Following a visit to Indian Prime Minister Narendra Modi by his Vietnamese counterpart Nguyen Xuan Phuc on January 24, 2018, India and Vietnam have agreed to go ahead with the establishment of an Indian Space Research Organisation (ISRO) satellite tracking and satellite imagery receiving station to be located in Ho Chi Minh City in Vietnam.
The station, called a Data Reception and Tracking and Telemetry Station (DRTTS), will enable ISR to track and receive telemetry from its launch vehicles after they have been launched from India, track its own satellites as they pass over Southeast Asia, and also allow Vietnam and its partner states in the Association of South East Asian Nations (ASEAN) to receive timely satellite imagery from Indian Earth observation satellites for the purposes of ocean surveillance, resource management, environmental monitoring, and disaster response and management.
The DRTTS will also allow India and its ASEAN partners the ability to monitor Chinese activities in the South China Sea. Vietnam and a number of other ASEAN countries, along with India, have voiced concerns and opposition to what they say is a gradual Chinese takeover of the South China Sea in an attempt to extend Chinese sovereignty over it at the expense of countries such as Vietnam, Philippines, and Malaysia. India has also voiced its opposition to Chinese moves due to concerns about freedom of navigation of Indian vessels, as well as also enduring Sino-Indian geopolitical rivalry throughout the Indo-Pacific region.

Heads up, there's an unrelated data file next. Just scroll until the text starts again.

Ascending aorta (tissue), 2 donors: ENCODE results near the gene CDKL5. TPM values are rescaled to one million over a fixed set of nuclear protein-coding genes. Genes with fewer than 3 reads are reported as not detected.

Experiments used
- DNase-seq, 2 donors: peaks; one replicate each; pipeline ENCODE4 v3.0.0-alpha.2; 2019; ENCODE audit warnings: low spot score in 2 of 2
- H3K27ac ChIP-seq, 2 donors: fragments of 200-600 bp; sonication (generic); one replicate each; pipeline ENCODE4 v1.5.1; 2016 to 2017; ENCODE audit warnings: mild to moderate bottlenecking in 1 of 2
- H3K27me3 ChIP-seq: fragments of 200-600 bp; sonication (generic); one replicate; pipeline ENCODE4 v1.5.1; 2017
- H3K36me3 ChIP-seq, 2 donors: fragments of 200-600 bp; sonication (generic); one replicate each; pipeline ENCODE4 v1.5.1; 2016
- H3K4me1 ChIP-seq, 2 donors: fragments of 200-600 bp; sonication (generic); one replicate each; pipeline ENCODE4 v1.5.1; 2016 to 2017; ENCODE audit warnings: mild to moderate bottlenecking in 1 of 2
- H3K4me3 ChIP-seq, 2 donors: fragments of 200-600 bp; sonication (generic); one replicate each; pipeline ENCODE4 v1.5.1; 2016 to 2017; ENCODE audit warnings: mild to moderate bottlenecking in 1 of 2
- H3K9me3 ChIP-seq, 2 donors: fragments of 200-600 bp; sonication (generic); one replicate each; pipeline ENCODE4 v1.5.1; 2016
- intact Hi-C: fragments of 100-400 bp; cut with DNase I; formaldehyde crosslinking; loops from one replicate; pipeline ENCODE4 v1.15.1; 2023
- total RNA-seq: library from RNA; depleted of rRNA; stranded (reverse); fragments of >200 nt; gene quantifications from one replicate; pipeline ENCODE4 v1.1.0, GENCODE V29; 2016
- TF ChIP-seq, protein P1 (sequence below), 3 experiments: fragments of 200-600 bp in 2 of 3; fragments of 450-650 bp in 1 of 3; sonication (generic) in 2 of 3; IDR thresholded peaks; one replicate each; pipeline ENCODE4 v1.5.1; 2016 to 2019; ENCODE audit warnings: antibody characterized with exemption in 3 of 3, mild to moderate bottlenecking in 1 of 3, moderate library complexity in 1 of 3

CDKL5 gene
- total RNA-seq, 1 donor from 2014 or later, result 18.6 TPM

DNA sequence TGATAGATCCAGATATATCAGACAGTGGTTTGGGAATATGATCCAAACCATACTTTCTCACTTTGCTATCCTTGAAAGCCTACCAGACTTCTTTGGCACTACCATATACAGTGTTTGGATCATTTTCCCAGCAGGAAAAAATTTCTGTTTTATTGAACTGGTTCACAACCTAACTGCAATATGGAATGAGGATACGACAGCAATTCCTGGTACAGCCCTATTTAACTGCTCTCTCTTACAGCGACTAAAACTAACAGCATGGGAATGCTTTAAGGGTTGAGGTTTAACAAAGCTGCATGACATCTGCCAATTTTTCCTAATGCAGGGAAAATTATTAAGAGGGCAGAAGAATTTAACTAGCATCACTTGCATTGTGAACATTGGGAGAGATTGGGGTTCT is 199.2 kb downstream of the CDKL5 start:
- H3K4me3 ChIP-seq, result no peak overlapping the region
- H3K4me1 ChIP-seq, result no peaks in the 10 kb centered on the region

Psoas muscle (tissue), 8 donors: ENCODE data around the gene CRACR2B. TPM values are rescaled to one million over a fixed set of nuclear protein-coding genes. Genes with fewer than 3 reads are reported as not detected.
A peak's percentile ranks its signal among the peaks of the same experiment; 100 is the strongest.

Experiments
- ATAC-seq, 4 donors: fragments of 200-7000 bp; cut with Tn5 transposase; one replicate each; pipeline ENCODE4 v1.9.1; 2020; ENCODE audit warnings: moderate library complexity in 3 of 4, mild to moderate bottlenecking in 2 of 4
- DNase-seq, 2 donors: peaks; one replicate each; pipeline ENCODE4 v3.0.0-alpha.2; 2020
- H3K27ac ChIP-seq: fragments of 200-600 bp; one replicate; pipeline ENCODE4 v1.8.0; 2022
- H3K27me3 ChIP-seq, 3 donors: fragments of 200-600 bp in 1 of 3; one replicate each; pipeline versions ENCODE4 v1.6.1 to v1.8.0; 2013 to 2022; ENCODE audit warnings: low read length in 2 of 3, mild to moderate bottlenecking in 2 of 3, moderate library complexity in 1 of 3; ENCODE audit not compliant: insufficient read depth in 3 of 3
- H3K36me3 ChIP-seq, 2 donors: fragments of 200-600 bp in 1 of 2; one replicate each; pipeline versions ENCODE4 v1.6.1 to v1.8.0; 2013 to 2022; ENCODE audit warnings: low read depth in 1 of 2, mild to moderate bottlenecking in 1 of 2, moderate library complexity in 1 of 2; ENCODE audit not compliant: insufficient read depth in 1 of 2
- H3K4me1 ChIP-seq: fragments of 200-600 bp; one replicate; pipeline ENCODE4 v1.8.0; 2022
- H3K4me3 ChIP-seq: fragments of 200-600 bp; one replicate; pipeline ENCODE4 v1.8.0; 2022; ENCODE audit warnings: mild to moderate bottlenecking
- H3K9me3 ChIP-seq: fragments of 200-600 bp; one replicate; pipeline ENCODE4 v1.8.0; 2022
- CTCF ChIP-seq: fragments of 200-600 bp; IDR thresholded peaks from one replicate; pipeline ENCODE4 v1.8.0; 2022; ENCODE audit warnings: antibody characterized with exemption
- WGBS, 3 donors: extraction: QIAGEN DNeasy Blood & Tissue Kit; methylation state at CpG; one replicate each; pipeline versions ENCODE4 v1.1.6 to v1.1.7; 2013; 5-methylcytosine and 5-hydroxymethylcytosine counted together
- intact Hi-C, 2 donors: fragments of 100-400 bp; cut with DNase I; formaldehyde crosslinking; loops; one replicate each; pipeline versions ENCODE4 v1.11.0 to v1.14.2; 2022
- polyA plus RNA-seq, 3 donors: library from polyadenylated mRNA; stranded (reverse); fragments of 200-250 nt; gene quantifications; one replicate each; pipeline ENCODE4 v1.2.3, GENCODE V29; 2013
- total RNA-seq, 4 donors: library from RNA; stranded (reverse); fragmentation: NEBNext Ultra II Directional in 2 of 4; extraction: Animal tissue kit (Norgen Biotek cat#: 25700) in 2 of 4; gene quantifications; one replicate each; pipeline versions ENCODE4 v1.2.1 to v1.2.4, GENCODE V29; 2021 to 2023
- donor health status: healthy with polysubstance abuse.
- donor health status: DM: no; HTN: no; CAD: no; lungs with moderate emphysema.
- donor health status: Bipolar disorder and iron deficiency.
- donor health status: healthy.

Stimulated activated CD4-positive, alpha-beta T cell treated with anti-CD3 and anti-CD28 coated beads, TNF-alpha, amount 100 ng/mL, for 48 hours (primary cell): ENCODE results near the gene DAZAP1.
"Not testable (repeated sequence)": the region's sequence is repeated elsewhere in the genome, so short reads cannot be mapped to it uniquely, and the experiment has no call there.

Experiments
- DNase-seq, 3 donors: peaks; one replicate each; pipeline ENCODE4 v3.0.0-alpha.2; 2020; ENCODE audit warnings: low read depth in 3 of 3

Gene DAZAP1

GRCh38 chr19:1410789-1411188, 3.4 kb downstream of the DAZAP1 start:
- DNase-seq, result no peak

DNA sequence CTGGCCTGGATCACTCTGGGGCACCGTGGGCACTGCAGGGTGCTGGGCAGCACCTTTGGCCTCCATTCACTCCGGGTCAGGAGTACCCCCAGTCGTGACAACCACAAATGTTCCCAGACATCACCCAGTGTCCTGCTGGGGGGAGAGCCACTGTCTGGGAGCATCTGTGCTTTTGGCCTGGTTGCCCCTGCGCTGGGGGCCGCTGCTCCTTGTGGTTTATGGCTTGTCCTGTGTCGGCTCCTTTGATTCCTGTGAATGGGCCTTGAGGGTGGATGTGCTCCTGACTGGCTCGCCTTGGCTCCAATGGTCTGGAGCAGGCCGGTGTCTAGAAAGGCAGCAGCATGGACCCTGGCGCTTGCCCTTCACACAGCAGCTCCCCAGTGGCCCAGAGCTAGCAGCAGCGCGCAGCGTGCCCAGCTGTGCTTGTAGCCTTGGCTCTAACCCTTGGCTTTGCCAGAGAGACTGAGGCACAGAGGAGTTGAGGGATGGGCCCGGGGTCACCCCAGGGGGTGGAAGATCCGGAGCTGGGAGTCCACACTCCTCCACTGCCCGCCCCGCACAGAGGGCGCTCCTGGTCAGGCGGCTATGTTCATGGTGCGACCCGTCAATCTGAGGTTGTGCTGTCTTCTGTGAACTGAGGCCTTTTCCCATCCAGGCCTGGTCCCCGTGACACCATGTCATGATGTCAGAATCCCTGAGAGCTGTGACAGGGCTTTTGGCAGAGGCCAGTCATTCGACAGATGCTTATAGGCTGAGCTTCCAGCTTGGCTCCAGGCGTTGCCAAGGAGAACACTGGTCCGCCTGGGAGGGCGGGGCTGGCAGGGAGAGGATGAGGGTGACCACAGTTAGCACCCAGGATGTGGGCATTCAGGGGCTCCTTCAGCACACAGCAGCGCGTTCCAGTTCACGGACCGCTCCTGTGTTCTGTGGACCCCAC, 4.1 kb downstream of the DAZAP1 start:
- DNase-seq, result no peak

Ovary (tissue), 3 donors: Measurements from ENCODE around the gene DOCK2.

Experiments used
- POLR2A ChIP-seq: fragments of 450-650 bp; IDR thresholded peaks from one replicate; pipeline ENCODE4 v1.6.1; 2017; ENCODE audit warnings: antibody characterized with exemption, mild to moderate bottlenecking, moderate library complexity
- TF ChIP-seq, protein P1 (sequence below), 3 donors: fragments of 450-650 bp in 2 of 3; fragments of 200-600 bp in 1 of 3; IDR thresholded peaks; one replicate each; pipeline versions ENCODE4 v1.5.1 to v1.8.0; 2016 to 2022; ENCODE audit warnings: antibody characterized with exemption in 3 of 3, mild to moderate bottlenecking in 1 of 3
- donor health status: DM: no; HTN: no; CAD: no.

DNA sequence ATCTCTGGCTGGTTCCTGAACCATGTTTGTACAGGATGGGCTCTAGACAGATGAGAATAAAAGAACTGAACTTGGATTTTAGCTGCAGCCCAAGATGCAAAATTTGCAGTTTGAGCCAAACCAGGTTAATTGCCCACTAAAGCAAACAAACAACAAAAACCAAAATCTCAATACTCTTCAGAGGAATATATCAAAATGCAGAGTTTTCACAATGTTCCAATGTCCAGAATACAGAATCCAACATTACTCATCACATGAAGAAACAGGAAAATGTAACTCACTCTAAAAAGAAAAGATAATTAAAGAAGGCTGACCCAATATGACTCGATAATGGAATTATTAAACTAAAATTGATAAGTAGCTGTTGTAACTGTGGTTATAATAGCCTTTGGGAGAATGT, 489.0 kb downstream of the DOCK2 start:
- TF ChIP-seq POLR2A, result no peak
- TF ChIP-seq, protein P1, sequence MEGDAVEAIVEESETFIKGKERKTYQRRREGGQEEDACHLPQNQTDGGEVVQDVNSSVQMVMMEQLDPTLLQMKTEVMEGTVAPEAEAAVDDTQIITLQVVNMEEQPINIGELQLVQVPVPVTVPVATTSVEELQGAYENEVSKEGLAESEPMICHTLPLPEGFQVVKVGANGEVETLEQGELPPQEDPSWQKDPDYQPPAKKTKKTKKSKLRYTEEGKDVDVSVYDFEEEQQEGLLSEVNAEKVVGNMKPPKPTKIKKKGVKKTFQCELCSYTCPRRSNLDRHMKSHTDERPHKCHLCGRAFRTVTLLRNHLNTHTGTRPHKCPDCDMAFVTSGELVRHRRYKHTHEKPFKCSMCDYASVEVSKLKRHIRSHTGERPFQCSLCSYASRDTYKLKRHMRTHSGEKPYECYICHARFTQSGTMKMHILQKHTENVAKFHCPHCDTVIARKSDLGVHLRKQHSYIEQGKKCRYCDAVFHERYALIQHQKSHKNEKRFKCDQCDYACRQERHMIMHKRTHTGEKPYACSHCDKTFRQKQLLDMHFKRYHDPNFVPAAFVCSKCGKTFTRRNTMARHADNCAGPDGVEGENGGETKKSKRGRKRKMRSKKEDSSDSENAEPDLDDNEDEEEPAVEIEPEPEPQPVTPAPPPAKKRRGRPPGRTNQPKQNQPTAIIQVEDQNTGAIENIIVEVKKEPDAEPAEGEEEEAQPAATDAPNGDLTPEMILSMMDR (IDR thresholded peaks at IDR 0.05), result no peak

The DRTTS was first discussed by India and Vietnam in 2016, and was not well-received by China who viewed the station as a “complicating” factor in the regional dispute over the status of the South China Sea.
Beijing’s objections to the DRTTS at the time reportedly made Vietnam hesitant to go ahead with the project, but recent events in the South China Sea seem to have pushed Hanoi towards finally establishing the station.
ISRO operates a downrange tracking and telemetry station located in Biak, Indonesia.